With relatively low prices, considering that Phoenix is a renowned urban area that’s also known for its livable, sunny weather and gorgeous desert landscapes, Phoenix is one of the most desirable places to live. Lots of prospective tenants from around the globe choose to give Phoenix properties a try every year, and many landlords want to tap into these new markets. A lot of landlords today think that making your property more tenant-friendly includes permitting the tenant to make their own changes or upgrades to a property. However, some “upgrades” that are poorly executed can quickly turn into expensive-to-fix downgrades. How can you be sure you are making the best choices for your investment’s future while still satisfying your tenants’ desires?
- Contact a Phoenix rental agency or two and ask some questions. Tell them the issues you’re trying to decide upon and see if they have any experience, suggestions or advice.
- Draft your paperwork carefully by thinking ahead. Once you have decided to permit customization, you need to make sure you have made specific adjustments to your lease or rental agreement that states clearly and plainly what is and is not permitted, and what you expect from your tenant upon their vacating your premises in regards to customizations they have made to the property. Specifying what changes are allowed, and to what extent they are allowed, can certainly put the odds in your favor if a bad tenant situation ends up going to the courts. An excellent example of this is painting. As there is no accounting for taste and some darker or brighter colors can be harder to cover or remove, one way to protect your rights is to make sure to spell out that the walls are not to be painted in those shades and that all walls must be repainted in three coats of a paint of a brand and shade of your choosing by the tenant upon lease termination. Don’t be afraid to be specific. It shows the tenant you care about the condition of your property, and may even deter less careful tenants from living in your property, maybe even saving you some future repairs.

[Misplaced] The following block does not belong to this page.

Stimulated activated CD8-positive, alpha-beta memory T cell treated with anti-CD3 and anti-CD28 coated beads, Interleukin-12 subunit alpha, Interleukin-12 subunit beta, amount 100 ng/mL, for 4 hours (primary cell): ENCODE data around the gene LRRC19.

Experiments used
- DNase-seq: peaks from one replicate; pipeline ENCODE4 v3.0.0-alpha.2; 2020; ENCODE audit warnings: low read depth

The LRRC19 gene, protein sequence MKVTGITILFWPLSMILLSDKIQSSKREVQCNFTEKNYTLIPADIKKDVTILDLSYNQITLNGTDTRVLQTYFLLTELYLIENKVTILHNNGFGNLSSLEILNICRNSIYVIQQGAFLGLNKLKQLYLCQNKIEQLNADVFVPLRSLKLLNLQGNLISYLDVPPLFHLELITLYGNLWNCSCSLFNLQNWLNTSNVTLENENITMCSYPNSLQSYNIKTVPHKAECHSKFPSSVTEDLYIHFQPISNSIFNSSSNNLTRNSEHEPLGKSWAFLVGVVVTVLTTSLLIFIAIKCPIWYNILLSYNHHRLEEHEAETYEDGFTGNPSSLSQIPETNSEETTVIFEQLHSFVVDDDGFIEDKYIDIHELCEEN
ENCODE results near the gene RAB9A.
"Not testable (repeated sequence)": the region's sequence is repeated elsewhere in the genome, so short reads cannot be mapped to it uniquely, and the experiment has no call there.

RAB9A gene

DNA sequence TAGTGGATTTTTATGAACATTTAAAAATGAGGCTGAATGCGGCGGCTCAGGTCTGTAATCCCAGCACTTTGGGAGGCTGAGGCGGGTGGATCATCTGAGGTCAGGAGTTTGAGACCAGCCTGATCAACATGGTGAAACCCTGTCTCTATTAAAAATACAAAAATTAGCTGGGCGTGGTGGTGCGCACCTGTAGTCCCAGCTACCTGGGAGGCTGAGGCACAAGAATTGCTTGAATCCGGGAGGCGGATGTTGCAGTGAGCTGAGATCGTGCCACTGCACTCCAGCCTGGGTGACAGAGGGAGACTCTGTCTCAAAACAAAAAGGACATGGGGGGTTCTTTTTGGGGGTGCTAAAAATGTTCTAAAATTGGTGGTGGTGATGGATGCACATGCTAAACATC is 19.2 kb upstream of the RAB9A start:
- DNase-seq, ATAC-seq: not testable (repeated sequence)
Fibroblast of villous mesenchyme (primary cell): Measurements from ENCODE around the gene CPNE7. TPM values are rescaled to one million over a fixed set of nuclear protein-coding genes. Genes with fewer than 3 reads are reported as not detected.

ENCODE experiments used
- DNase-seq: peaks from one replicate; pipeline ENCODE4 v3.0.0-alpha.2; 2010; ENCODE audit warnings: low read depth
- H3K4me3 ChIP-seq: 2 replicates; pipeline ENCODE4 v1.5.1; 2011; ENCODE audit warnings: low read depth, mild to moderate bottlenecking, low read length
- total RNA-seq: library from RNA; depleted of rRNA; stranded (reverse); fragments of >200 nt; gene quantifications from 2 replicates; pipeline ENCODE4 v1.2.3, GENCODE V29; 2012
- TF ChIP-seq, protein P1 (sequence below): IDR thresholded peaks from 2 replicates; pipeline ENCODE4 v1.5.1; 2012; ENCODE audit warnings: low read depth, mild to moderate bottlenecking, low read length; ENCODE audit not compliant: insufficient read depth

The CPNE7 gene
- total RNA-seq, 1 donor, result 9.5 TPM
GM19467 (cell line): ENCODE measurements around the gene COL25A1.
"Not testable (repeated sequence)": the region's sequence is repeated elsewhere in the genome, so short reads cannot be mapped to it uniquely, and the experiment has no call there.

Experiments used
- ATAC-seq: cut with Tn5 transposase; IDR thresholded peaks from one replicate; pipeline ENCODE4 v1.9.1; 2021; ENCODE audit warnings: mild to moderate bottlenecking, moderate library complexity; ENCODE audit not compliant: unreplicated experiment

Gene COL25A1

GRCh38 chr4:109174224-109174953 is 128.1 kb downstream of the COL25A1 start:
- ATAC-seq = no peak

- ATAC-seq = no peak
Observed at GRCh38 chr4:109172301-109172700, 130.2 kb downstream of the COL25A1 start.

- Know your tenant. Not every tenant is the same. If a tenant happens to be a carpenter and is offering to add in some built-in shelves and scaffolding to their place, and they can provide some solid examples of their work, that might raise your property value in the long run and be a fun thing to allow. However if a tenant wants to knock out a wall themselves in your apartment to “open up some space” and they’re a computer analyst, you may want to make sure that doesn’t happen.
- Know the law; schedule a legal consultation if necessary. There can be specific needs for people with disabilities, and certain changes must be made to properties they are going to live in. Make sure to know the law regarding the differently-abled before denying changes such as ramps, carpet removal, installing wheelchair accessible bathtubs, larger entryways or differently sized appliances. You may face legal consequences if you don’t.